About one in three adults has high blood pressure (hypertension), defined as a systolic blood pressure of 140 mm Hg or higher or a diastolic blood pressure of 90 mm Hg or higher. Systolic blood pressure, the upper number in a blood pressure reading, is the pressure in the arteries when the heart is contracting and pumping blood. Diastolic blood pressure, the lower number, is the arterial pressure when the heart relaxes between beats.
Even though high blood pressure usually has no symptoms, it forces your heart to work harder. It causes the left ventricle of the heart to enlarge, so that it requires a greater supply of blood. At the same time, hypertension increases the development of atherosclerosis, reducing the amount of blood that reaches the heart.
About half of people with a first heart attack have very high blood pressure (above 160/95 mm Hg). If your blood pressure is greater than 140/90 mm Hg, you need to lower it —ideally to less than 120/80 mm Hg. Your doctor can help you do this with a combination of lifestyle measures and blood pressure-lowering medications. Lowering your blood pressure will reduce your risk of a heart attack, heart failure, and stroke. In addition, if you have kidney disease, controlling blood pressure can help prevent the disease from progressing.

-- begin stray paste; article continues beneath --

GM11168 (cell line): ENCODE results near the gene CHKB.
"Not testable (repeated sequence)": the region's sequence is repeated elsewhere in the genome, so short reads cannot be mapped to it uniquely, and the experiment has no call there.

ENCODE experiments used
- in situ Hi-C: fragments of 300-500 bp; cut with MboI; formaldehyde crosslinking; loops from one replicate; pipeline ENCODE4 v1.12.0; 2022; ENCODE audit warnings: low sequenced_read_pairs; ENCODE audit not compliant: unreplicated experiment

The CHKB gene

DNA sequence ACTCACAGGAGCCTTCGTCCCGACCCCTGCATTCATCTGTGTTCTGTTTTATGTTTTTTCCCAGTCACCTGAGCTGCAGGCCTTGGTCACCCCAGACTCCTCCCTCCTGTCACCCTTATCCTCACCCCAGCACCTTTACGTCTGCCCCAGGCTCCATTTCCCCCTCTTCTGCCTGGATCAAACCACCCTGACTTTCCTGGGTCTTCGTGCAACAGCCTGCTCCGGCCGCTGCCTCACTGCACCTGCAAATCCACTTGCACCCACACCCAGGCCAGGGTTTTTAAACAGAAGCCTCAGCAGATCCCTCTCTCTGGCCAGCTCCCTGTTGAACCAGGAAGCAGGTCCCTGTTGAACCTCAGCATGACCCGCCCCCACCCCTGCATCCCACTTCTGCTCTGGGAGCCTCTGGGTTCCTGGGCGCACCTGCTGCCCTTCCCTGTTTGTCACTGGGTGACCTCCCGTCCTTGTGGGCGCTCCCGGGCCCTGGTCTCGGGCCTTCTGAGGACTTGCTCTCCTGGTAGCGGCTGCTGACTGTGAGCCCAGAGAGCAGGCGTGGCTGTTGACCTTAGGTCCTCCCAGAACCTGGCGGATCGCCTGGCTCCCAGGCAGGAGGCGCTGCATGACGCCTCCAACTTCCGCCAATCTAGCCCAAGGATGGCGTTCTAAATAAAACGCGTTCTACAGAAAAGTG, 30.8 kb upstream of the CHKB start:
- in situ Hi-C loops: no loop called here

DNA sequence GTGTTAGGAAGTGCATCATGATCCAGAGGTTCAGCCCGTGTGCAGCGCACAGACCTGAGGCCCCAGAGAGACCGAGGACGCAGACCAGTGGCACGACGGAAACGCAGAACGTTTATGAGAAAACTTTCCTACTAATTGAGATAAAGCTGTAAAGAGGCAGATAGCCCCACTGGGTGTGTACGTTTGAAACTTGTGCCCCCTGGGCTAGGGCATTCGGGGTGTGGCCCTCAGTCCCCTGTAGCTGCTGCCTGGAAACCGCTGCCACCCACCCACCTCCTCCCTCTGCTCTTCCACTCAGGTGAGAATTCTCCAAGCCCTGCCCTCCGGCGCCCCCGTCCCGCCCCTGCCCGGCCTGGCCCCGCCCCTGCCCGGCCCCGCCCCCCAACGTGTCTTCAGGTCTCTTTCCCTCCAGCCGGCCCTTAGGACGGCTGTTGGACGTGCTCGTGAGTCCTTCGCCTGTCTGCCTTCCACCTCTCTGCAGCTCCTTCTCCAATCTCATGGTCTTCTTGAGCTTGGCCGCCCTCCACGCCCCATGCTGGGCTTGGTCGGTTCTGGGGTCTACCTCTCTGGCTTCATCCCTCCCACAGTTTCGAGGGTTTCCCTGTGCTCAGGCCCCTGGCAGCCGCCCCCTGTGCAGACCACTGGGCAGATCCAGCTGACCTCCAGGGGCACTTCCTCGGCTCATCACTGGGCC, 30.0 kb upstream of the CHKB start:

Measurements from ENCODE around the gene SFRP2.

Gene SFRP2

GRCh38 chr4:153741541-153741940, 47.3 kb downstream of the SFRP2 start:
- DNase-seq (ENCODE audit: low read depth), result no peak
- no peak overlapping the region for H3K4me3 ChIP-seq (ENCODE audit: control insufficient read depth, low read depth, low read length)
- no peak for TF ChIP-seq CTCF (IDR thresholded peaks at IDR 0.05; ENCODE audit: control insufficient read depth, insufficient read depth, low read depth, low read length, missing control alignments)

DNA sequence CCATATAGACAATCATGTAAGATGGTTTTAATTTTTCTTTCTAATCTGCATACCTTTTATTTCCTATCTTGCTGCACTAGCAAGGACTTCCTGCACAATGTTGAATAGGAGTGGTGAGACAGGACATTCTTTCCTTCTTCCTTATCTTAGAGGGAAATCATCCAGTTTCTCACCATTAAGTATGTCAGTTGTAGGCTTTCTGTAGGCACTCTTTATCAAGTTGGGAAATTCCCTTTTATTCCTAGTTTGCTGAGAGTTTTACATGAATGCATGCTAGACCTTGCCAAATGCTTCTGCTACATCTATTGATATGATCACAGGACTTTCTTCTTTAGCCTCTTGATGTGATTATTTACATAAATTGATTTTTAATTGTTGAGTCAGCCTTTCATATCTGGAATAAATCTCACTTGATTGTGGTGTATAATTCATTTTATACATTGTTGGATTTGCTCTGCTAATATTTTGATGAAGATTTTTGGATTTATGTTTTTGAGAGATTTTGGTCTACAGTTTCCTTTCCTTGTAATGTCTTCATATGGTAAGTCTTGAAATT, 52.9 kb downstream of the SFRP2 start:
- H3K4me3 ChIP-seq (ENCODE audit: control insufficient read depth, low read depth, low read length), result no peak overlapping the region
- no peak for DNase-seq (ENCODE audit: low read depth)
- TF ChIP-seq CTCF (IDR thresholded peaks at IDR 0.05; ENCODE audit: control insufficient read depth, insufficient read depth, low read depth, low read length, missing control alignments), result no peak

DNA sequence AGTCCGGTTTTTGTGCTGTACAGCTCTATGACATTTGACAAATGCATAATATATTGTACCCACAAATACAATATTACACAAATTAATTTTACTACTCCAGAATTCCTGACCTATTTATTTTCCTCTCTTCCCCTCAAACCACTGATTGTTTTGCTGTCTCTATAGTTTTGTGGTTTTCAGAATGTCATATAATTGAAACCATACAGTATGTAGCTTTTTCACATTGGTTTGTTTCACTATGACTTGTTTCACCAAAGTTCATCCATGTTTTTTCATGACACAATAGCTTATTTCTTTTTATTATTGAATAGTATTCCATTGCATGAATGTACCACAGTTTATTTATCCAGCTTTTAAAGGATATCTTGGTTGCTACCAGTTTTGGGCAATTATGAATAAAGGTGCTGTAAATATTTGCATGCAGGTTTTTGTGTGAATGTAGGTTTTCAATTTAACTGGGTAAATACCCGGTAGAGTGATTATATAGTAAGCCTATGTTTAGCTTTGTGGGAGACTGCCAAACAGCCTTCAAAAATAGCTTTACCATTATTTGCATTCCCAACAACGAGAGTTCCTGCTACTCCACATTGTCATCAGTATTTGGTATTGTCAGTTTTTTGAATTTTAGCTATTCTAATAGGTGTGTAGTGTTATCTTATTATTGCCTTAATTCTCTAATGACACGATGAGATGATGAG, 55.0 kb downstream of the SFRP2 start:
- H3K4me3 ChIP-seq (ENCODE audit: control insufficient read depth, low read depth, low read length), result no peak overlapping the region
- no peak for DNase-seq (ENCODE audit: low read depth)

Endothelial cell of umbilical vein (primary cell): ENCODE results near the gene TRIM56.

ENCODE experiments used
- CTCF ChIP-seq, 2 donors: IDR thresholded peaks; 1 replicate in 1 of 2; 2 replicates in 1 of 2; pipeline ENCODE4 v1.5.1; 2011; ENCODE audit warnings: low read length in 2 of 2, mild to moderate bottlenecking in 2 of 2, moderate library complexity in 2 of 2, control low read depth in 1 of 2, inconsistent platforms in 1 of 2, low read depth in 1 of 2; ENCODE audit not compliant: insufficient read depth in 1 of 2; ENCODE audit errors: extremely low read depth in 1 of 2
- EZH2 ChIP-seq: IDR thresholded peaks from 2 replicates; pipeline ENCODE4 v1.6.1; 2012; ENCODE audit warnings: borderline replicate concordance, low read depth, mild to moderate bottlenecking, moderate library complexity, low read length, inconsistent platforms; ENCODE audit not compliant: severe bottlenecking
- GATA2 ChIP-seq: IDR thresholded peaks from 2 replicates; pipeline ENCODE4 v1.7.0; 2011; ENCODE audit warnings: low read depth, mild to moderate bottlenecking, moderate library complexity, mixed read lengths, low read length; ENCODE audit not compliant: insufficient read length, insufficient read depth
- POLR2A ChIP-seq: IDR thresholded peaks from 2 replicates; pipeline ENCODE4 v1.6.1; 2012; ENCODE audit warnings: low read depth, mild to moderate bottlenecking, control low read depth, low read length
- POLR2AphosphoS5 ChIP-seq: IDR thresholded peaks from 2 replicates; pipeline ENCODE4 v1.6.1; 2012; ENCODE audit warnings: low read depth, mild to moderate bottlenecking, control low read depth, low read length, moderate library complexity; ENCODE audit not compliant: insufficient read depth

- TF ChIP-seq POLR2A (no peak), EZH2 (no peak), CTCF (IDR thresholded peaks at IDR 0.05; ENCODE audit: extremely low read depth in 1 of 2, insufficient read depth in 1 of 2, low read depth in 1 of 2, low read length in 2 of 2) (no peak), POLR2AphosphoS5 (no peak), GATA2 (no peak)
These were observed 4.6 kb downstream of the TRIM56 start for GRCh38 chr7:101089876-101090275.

Isolated Systolic Hypertension
You should pay particular attention to the top number of your blood pressure reading —your systolic blood pressure —because it predicts the risk of a heart attack better than diastolic pressure. Many individuals over age 50 have a condition called isolated systolic hypertension —diastolic blood pressure is normal (below 90 mm Hg) but systolic blood pressure is elevated (above 140 mm Hg). This type of hypertension is associated with a high risk of heart attacks. Reducing systolic blood pressure with lifestyle measures and medication can lower this risk.
Your doctor might also mention a condition called prehypertension —a systolic blood pressure between 120 and 139 mm Hg or diastolic blood pressure between 80 and 89 mm Hg. If your blood pressure is in this range (about 70 million American adults have prehypertension), you are more likely to develop high blood pressure and are at greater risk for a heart attack than those with lower blood pressures. People with prehypertension should try to lower their blood pressure to below 120/80 mm Hg through such lifestyle measures as a healthy diet (low in sodium and rich in fruits, vegetables, and low-fat dairy products), regular physical activity, smoking cessation, and weight control.